The Highway & The Sidewalk
Sometime back Douglas Wilson gave an analogy that made some serious sense to me. Someone asked him why so many of his blog posts were so abrasive. Wilson responded saying something along these lines, "I don't drive on the highway the same way I walk on the sidewalk." The person asking the question was clearly confused so Wilson went on to explain what he meant.
Wilson explained that writing a blog post about a hot-button issue (sexuality, abortion, politics) for thousands of people to read is akin to driving on the highway whereas talking (face to face) with someone about the same issue is like walking on the sidewalk. In other words, Wilson sees that the medium plays a big role in how one approaches a topic.
I agree with this approach and I think it would serve us all well if we could come to understand this a little more closely. The pastor who gets up to the pulpit on a Sunday morning to preach Psalm 42 (Why are you downcast O my soul?!) will communicate very differently to the 200 or 300 hundred people in the congregation than he would to the individual congregant that he is counseling through depression the following morning.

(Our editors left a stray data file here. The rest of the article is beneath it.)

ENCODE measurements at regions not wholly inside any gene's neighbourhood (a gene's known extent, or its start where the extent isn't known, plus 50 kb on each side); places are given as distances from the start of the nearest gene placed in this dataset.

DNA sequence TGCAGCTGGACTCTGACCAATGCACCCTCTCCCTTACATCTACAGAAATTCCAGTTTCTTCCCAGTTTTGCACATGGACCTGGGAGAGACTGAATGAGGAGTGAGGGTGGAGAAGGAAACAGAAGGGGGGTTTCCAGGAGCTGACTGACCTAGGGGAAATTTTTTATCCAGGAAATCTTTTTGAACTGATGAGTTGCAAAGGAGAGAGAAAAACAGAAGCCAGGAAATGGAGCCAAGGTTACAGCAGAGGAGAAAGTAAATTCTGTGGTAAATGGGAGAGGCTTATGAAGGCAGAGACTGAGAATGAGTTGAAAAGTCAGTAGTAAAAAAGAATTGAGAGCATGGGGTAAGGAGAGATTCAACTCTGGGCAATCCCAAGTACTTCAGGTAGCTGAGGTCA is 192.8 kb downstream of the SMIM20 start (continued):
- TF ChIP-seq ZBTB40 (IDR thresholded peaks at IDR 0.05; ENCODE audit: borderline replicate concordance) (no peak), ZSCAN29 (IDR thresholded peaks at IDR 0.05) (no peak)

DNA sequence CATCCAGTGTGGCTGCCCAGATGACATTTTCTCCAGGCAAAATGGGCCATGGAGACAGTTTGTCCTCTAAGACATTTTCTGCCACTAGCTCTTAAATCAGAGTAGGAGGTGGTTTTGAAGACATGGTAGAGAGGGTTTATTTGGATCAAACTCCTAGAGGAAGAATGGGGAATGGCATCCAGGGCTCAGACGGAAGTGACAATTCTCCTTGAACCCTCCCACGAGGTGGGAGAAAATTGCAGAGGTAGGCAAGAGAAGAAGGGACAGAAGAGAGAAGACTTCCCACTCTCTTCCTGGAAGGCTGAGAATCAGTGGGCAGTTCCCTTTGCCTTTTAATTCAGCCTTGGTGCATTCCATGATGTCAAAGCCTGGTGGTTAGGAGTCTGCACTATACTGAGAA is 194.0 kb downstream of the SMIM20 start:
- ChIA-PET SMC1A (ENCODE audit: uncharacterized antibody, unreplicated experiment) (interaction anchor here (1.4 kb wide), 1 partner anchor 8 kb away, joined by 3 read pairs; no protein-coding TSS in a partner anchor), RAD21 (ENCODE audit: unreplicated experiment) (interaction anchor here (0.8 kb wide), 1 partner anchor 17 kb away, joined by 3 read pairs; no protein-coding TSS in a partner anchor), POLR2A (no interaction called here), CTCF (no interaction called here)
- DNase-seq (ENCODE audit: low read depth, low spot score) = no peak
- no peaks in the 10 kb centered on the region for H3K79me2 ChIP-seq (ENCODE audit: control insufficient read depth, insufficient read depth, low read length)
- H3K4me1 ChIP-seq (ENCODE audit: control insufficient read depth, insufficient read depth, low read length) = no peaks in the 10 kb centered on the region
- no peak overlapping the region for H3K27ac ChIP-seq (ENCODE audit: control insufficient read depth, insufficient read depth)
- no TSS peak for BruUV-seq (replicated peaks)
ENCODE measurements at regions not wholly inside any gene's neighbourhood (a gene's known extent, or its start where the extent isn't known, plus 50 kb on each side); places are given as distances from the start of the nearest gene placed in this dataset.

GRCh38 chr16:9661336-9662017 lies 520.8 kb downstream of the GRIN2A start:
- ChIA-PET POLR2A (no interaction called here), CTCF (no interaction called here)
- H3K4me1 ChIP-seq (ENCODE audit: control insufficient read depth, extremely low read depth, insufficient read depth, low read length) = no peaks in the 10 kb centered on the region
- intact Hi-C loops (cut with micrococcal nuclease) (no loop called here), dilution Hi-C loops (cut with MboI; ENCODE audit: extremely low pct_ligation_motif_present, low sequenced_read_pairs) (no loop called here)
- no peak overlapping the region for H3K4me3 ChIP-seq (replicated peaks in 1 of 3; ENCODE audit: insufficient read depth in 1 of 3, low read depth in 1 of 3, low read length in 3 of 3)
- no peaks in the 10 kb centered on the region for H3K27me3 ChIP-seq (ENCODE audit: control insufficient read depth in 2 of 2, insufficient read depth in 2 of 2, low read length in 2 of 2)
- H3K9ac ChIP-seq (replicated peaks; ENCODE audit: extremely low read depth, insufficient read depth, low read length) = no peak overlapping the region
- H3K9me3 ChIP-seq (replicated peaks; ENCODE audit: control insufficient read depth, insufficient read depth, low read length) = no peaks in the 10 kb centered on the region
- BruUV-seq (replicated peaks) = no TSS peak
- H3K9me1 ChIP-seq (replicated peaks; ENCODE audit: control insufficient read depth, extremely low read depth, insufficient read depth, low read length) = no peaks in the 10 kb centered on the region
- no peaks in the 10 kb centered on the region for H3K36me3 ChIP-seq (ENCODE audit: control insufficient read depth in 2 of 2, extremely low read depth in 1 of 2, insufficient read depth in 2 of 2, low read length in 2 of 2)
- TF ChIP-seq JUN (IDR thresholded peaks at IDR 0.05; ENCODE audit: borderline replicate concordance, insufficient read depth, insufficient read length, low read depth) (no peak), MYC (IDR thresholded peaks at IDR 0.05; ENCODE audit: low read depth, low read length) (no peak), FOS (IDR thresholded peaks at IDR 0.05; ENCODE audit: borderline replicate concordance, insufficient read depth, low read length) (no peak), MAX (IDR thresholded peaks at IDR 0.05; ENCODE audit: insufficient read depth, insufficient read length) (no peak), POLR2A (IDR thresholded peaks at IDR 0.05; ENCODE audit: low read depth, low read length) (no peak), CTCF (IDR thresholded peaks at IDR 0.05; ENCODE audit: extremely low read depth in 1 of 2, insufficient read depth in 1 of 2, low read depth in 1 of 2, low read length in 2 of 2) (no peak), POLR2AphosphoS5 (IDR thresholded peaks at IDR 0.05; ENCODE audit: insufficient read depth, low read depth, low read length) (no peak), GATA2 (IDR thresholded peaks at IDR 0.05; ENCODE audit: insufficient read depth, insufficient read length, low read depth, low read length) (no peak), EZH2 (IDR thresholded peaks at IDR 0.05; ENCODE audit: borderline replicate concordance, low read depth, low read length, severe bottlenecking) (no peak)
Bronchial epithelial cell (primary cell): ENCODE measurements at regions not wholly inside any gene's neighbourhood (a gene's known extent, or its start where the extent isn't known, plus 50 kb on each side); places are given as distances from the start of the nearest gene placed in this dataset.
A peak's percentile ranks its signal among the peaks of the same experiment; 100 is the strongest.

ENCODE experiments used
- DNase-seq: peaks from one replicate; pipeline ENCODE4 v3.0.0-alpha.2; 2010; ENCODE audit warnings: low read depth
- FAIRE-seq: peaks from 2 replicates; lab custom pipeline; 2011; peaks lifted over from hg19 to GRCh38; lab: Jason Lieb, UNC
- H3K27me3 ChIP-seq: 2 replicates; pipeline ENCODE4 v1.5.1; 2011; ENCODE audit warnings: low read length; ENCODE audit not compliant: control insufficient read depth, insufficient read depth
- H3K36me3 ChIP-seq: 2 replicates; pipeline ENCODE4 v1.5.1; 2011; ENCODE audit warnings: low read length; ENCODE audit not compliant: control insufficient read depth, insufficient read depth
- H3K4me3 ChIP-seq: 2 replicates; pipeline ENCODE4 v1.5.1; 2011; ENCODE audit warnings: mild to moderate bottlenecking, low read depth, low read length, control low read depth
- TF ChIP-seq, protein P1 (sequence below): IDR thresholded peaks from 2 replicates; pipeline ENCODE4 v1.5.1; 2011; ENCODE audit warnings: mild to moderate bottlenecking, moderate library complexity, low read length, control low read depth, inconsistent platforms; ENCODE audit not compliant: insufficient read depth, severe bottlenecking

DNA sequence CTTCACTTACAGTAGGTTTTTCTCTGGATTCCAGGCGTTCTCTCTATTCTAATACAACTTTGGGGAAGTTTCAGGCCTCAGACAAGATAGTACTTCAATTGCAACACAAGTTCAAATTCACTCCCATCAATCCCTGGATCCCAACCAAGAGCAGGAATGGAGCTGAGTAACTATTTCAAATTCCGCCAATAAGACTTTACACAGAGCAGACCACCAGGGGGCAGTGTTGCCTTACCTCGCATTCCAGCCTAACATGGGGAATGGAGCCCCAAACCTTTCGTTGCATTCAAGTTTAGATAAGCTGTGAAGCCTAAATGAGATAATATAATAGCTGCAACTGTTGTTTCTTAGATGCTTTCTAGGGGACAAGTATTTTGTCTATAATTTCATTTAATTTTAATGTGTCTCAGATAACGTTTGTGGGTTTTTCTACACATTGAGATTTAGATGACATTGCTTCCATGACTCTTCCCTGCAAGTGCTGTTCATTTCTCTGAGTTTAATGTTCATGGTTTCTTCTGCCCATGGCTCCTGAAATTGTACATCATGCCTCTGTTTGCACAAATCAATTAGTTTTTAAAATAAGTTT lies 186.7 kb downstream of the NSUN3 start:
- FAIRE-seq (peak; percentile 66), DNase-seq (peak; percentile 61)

This does not mean that the pastor is two-faced and is taking back his large sweeping statements against spiritual depression that he made from the pulpit the day before. No, rather, he is taking a more precise approach. I believe the same could be said for people (like Wilson) who write about controversial issues. Wilson says that he approaches issues like homosexuality, abortion, etc. in a very pastoral way when he is dealing with individuals in his congregation or community. Does this mean that he is being two-faced or doesn't really mean what he wrote about in his last blog decrying the cultural work toward same-sex "mirage"?
Rather, in one instance Wilson is seeking to dismantle a bulwark of cultural propaganda (blog post), in another instance, Wilson is seeking to guide a soul from darkness into light. The approaches are very different because the actions are very different. Too often when someone disagrees with what someone is writing they tend to boil things down to silly arguments about the writers moral standing. Developing an enlarged understanding of how differing mediums and purposes will affect one's form of communication could do much to quell the tumultuous world of social media and blogging. Especially among Christians.
Food for thought.